3. American exporters are whipsawed by our fluctuating currency. Unless Dr. Paul has plans to put the entire world back on the gold standard--which I mote would require the kind of powerful international organization he's so suspicious of, or invasion--our currency will still fluctuate relative to others if we're on the gold standard. Every time the price of gold changes in another country, American exporters will either be helped or hurt by a change in the relative prices of their goods. The gold standard will shelter exporters from currency fluctuations only in their trade with other countries on the gold standard. There are no other countries on the gold standard.

4. Fiat money inflation benefits those shadowy figures who receive access to artificially inflated money before the inflationary effects kick in. Those shadowy figures being the bankers who loaned it to you so that you could buy your house. At any rate, this would only be true if we were talking about unexpected inflation. Expected inflation is already built into asset prices. The US economy does not have significant unexpected inflation.

5. Fiat money inflation "also benefit big spending politicians who use the inflated currency created by the Fed to hide the true costs of the welfare-warfare state". This is an extraordinarily primitive view of the money supply. The Federal government is not Caesar cutting his denarii with lead. The revenues from seignorage on 2% inflation are trivial. The Federal government gets the money for the "welfare-warfare" state just where it says it does: by taxing the bejeesus out of your wages.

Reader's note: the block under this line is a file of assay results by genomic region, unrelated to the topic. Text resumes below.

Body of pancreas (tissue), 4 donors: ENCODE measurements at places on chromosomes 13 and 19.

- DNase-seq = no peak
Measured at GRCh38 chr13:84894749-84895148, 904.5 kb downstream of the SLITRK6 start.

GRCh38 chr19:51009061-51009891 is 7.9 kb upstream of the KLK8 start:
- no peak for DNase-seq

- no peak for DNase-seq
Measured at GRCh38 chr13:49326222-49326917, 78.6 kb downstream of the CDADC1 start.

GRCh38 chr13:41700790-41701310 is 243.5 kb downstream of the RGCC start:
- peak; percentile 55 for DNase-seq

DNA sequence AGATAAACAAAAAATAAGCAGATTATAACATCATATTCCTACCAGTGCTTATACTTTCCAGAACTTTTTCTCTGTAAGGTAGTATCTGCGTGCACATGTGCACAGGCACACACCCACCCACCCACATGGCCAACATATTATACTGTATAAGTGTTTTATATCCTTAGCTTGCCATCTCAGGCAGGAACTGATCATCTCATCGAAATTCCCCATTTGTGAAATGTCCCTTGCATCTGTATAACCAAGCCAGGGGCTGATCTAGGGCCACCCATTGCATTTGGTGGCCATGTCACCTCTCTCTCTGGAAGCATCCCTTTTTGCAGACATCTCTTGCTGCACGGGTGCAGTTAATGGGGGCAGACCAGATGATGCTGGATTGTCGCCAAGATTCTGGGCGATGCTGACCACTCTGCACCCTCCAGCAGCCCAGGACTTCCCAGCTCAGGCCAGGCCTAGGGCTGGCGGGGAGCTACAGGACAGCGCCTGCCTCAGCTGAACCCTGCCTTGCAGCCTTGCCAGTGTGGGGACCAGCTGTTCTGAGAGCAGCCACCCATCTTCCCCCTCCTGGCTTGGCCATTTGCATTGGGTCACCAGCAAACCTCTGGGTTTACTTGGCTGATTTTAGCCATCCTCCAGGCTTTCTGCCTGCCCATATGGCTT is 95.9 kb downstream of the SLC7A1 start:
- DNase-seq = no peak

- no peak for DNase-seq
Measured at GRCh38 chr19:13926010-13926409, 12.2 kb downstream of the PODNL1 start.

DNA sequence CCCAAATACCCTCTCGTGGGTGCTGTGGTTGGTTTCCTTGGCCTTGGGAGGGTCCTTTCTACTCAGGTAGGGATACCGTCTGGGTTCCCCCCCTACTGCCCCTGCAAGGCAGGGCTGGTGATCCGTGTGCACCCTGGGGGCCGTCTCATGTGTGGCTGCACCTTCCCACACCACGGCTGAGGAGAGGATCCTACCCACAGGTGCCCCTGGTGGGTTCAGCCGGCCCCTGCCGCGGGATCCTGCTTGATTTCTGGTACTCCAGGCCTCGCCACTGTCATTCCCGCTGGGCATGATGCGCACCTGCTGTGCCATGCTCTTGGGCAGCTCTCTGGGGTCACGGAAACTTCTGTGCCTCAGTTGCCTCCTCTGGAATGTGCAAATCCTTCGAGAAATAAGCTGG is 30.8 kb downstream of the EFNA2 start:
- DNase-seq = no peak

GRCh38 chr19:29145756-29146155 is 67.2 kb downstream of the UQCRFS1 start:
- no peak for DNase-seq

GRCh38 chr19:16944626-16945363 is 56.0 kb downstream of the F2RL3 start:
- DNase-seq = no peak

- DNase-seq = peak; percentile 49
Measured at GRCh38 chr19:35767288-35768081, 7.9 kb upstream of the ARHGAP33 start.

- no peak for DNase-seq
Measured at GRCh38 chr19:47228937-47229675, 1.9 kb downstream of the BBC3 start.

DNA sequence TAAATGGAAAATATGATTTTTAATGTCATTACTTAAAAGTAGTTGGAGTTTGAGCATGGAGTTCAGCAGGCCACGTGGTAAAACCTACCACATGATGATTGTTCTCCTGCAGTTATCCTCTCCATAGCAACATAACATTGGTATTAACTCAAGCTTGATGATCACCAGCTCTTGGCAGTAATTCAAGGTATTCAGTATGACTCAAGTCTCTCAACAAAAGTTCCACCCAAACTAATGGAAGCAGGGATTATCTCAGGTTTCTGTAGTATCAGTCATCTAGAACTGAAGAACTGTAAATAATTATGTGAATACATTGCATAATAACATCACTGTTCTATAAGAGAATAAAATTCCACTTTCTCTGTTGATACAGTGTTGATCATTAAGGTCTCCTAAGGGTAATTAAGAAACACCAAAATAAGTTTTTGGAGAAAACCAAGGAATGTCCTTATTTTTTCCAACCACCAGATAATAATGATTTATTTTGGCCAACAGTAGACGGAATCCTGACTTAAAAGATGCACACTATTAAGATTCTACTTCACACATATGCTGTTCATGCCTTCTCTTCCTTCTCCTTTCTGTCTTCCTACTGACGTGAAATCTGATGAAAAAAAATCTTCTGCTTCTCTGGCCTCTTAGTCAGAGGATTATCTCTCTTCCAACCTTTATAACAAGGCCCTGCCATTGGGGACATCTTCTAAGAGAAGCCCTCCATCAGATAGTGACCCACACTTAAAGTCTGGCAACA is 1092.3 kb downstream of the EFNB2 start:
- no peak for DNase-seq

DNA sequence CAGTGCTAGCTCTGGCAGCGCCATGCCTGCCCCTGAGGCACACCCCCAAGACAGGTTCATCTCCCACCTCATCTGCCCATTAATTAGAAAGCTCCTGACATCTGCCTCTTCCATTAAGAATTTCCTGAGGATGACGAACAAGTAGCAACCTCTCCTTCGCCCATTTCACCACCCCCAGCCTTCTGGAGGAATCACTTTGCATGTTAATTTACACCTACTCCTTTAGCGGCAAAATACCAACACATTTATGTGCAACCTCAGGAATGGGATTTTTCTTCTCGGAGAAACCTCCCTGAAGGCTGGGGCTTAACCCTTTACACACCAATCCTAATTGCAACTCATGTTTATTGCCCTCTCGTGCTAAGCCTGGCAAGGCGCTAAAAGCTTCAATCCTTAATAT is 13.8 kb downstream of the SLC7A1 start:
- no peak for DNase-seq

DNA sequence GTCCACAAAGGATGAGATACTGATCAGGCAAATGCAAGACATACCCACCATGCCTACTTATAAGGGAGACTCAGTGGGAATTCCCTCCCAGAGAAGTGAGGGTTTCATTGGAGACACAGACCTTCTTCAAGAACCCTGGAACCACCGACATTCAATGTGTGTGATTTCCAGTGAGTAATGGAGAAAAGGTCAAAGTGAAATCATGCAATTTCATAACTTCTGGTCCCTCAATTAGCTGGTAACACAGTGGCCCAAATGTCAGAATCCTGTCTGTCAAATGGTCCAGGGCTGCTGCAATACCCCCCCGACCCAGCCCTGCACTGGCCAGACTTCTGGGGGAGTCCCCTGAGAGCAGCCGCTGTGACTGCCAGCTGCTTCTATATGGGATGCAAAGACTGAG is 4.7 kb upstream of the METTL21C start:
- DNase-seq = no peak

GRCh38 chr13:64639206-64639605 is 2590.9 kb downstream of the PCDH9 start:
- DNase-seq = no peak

6. Congress does not have constitutional authority to delegate its power "the authority to coin money and regulate the value of the currency". Hmm. Okay, but I'm pretty sure none of our legislators are qualified to operate a printing press, much less the annealing ovens and upsetting mills needed to mint coins.

7. Congress "should only permit currency backed by stable commodities such as silver and gold". Commodities, almost by definition, are not stable. The price of gold looks as if it used to be stable, because the dollar was fixed relative to an ounce of gold. This does not mean that its value relative to other economic goods was unchanged. You could fix your currency to the price of a bushel of wheat, and suddenly "wheat bugs" would be claiming that wheat is the only reliable, stable commodity in the world whose price never changes. That wouldn't stop fluctuating wheat supplies from whipsawing your economy back and forth. To be sure, the supply of gold changes more slowly than the supply of wheat. But demand for it is not so fixed.

http://www.theatlant...ard-crazy/2407/



Br Cornelius

Edited by Br Cornelius, 04 October 2012 - 05:01 PM.

I believe nothing, but I have my suspicions.

Robert Anton Wilson

#108    Br Cornelius

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Posted 04 October 2012 - 05:19 PM

Krugman goes into some detail as to why Gold just doesn't cut it;

http://web.mit.edu/k...ww/goldbug.html